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Projecting Your Time Targets

Projecting Your Time Targets
 

Fundamentally, time is the most important factor to financial market analysis. An observance of specific important time periods will enable the observer to anticipate future time points, at which markets are more likely to change their behavior.

Consideration of  the 90 year cycle is usually a good starting point. The relevancy of this particular amount of time elapse, stems from the first order recurrence, or conjunction time between the planets Saturn and Uranus. Accepting the 90 year time period’s importance, it follows that its harmonics should also be important as far as market change is concerned. Important time periods that I use that are harmonically related to 90, are 45, 180, 270, and 360. A simple application of these periods starts by selecting a starting point in the markets history.

The time forecast’s reliability, is directly a function of the correctness of  the selected start point. The start points selection is based on whatever about the market seems to be significant at that point. Once the start point is chosen, you simply project out by the various time periods. The endings of the time projections are the time forecasts. The analysis is more meaningful when repeated from different starting points. When different projections, which emanate from different starting points, happen to end up at the same point out in the future, that coincident ending point, takes on correspondingly greater significance. Exploiting this harmonic concept for intraday trading purposes, I’ve found that 23 ten minute bars, or 230 minutes is an interval that correlates strongly with system changes, or trend reversals. Procedurally you should select tops and bottoms that “stick out”, as starting points. The ends of such projections mark theoretical time targets.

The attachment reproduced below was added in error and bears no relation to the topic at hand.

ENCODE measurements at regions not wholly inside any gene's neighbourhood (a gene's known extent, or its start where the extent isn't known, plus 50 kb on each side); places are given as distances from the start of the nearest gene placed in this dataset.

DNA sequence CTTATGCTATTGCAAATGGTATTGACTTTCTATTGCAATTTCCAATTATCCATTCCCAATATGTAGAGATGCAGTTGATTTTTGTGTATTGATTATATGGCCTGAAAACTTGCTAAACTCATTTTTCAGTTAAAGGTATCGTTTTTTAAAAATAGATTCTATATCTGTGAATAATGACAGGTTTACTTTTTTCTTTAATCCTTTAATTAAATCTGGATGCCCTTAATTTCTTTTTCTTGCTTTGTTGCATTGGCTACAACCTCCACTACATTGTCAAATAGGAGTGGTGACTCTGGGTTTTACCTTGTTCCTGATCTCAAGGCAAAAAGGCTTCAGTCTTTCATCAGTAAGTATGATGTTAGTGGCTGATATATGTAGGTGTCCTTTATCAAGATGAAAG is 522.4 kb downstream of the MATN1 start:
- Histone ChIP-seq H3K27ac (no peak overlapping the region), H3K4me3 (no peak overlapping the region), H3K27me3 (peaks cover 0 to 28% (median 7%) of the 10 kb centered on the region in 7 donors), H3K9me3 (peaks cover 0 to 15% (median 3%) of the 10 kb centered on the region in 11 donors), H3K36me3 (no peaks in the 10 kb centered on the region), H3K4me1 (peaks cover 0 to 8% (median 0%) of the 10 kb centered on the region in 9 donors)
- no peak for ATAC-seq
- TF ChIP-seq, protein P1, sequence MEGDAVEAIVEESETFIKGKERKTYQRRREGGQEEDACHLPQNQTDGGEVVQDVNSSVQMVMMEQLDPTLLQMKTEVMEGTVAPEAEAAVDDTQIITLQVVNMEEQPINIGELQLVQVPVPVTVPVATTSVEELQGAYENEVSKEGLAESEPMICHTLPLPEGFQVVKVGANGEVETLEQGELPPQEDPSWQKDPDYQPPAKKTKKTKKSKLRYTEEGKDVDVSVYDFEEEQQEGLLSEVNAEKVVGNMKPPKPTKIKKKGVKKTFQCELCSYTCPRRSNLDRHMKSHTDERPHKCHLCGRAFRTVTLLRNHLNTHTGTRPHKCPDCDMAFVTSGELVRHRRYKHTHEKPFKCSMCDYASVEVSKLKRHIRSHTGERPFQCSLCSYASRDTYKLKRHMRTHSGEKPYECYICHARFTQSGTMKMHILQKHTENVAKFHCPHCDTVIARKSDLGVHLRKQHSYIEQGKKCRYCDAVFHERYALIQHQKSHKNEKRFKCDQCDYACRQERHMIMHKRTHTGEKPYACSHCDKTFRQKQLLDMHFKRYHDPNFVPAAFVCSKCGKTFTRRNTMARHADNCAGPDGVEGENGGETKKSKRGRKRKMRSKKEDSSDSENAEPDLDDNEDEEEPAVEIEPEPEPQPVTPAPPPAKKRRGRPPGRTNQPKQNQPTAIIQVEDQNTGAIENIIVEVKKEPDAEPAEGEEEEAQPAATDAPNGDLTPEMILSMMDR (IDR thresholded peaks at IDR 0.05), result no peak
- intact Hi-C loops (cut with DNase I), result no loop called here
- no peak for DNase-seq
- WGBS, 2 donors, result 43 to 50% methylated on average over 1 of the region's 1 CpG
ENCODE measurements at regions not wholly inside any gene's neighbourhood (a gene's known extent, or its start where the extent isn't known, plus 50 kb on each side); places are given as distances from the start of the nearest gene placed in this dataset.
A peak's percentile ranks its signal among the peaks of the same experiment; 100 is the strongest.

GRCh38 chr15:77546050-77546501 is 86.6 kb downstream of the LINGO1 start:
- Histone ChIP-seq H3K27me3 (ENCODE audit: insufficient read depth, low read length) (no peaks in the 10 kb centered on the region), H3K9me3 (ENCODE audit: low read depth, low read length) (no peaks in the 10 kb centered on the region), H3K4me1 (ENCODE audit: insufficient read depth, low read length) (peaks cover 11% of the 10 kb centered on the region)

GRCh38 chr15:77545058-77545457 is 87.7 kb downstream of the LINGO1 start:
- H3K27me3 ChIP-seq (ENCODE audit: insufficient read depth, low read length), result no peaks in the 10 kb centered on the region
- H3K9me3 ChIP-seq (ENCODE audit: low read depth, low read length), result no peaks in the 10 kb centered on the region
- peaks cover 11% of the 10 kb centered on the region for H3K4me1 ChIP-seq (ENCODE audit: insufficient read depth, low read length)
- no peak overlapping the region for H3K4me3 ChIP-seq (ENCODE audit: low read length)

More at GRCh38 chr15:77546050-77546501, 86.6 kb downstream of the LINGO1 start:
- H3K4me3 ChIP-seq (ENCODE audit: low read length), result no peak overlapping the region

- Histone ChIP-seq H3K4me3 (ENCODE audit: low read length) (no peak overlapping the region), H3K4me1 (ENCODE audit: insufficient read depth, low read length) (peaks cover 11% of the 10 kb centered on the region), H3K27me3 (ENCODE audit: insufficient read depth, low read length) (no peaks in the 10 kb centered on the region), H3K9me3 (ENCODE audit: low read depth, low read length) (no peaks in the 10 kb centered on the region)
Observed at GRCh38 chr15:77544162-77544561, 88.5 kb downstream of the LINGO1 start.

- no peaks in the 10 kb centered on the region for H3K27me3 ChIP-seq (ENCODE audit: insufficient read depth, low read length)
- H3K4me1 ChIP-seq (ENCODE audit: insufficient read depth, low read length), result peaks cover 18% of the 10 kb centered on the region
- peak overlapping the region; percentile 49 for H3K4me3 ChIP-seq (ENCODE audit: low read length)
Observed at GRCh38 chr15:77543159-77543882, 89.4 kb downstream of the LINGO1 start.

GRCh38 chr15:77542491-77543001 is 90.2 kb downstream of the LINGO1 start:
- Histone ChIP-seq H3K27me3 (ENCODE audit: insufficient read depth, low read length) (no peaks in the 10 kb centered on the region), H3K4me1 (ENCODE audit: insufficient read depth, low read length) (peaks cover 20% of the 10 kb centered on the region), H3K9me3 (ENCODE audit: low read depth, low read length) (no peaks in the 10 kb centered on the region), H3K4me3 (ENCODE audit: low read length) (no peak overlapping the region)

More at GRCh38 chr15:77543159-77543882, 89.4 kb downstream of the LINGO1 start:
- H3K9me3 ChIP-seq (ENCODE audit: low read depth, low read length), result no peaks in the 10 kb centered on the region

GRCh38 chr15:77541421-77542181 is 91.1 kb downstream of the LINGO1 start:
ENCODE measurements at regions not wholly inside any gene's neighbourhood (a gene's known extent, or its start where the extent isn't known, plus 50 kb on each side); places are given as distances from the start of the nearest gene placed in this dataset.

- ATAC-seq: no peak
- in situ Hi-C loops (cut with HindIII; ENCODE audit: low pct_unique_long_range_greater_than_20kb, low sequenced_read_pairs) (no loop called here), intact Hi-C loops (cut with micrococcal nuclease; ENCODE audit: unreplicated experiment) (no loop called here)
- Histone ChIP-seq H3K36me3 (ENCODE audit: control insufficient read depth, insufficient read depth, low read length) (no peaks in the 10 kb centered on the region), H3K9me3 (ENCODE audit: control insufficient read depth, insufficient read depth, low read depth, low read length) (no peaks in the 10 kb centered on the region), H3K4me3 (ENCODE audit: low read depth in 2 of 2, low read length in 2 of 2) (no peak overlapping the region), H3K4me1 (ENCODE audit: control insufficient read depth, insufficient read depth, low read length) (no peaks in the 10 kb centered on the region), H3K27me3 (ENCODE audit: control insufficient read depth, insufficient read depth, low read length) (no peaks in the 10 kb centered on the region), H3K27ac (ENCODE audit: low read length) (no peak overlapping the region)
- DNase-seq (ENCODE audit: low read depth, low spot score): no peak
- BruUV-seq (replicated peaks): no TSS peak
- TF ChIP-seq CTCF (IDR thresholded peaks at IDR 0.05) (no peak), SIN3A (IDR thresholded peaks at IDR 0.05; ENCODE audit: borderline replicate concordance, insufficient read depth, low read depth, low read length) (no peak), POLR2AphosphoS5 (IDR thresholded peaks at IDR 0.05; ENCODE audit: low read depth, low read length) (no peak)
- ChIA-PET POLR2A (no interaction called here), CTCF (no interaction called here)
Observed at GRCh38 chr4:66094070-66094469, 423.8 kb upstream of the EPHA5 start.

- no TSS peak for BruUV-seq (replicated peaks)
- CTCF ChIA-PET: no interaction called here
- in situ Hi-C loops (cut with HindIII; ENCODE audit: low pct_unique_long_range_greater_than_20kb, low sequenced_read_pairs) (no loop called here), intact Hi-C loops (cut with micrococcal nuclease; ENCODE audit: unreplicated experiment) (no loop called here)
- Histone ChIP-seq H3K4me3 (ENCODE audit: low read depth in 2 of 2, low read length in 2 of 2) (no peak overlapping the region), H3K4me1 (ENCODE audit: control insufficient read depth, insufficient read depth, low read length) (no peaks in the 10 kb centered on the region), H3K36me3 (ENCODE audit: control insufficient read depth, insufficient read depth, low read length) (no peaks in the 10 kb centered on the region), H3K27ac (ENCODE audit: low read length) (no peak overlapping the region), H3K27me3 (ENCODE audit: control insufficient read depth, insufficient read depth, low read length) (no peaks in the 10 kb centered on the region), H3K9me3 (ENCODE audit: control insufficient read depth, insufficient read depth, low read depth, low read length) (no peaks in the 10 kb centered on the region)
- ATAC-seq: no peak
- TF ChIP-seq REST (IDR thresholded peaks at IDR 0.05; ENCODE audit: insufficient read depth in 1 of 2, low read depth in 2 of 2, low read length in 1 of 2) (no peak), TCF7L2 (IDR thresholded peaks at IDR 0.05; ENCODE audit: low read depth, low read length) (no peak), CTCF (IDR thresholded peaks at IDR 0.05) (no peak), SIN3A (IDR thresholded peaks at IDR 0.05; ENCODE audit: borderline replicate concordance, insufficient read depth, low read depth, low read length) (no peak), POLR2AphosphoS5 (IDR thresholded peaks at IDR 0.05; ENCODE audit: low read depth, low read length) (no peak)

Another, technique to project turning points in time, makes use of some important fibonnacci ratios. The process begins with the selection of a “time period”. Similar to the above analysis, where a “start point” is selected by virtue of its determined degree of  importance, so to is the selection of an important “time period”. Generic types of time periods, for example, might be from one bottom to another, from one top to another, one bottom to a top, and one top to a bottom, etc. Once a specific time period is chosen, its harmonics are obtained by multiplying the amount of time, by the following: .618   .79 1.27   1.618   ratios. The four results derived are then projected from the end of the time period. The ends of the projections represent the time forecasts. The process should be repeated at least three more times using different time periods. What you are looking for are coincident end points that are derived from different time periods, i.e. clusters.

For both of the projection techniques above, time is marked off using calender time, so weekends and holidays are included in the counts. The more “starting points” that you select (for the Harmonic of 90 method) and the more “time periods” selected (for the fibonnacci method) the greater the possibility for clusters to occur as the database of  projected time targets expands. Again more importance is attached to the intra and inter analysis time clusters you can find.

To learn more about profiting from time projections tune in to my webinar presentation this Saturday (12/07/13) at 9:00am Pacific Time.

 

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